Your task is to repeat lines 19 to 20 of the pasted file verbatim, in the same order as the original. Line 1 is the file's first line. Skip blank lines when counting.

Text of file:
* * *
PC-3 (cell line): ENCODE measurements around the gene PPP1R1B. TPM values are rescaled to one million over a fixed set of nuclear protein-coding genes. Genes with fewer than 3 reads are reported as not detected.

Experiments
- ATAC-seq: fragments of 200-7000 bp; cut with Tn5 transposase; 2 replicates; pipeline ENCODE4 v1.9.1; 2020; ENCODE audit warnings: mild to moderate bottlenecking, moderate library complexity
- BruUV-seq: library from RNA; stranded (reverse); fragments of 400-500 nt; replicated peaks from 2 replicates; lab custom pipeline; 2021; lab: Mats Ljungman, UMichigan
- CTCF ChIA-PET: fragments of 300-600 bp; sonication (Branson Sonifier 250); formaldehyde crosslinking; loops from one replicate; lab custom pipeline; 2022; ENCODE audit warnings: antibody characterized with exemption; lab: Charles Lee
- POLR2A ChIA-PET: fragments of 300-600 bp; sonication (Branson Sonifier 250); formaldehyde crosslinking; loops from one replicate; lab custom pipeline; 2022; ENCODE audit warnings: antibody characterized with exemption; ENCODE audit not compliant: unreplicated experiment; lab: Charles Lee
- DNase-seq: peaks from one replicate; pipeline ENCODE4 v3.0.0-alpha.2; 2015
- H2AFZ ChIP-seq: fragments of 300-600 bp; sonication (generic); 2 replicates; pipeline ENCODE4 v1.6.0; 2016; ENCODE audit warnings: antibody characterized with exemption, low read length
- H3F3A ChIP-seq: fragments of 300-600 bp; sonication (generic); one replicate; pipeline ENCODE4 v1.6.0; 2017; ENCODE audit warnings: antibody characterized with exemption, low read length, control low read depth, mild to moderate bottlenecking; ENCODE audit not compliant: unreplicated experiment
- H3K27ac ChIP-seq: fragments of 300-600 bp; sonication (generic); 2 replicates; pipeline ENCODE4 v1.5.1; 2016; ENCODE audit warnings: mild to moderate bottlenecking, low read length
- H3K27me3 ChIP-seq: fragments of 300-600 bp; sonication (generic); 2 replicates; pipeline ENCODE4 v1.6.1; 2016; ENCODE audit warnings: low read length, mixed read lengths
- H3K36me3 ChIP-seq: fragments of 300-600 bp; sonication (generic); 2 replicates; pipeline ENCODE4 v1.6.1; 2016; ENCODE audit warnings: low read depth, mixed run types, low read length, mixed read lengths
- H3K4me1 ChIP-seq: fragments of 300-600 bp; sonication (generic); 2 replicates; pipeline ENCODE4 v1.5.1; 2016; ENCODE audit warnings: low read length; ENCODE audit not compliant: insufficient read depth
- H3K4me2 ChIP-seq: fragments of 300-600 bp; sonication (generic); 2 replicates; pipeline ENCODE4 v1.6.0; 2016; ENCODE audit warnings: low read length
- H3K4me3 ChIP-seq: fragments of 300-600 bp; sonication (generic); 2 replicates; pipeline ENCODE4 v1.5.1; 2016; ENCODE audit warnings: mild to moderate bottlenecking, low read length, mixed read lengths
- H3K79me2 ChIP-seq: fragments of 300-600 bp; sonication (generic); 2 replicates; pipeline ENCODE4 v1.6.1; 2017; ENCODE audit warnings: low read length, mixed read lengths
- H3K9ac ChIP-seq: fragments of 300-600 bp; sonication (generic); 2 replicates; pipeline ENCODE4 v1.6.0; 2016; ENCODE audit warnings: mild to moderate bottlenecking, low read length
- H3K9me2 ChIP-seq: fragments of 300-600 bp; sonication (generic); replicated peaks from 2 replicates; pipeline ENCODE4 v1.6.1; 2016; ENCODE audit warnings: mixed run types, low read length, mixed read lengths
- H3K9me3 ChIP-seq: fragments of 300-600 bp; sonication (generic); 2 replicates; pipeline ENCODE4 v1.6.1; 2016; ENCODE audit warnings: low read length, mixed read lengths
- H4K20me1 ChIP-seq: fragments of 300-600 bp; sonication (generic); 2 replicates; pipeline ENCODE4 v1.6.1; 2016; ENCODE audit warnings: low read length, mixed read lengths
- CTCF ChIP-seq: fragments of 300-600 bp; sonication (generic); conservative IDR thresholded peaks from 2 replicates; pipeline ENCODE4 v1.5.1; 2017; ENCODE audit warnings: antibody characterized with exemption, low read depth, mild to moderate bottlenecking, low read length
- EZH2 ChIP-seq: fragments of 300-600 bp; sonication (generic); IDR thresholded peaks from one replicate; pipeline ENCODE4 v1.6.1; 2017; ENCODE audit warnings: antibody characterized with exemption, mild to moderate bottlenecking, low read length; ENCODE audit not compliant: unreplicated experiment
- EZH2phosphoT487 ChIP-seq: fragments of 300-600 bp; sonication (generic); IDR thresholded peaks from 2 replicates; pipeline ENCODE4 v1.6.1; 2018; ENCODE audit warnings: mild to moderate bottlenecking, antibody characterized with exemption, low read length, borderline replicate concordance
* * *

- H3K9me3 ChIP-seq: fragments of 300-600 bp; sonication (generic); 2 replicates; pipeline ENCODE4 v1.6.1; 2016; ENCODE audit warnings: low read length, mixed read lengths
- H4K20me1 ChIP-seq: fragments of 300-600 bp; sonication (generic); 2 replicates; pipeline ENCODE4 v1.6.1; 2016; ENCODE audit warnings: low read length, mixed read lengths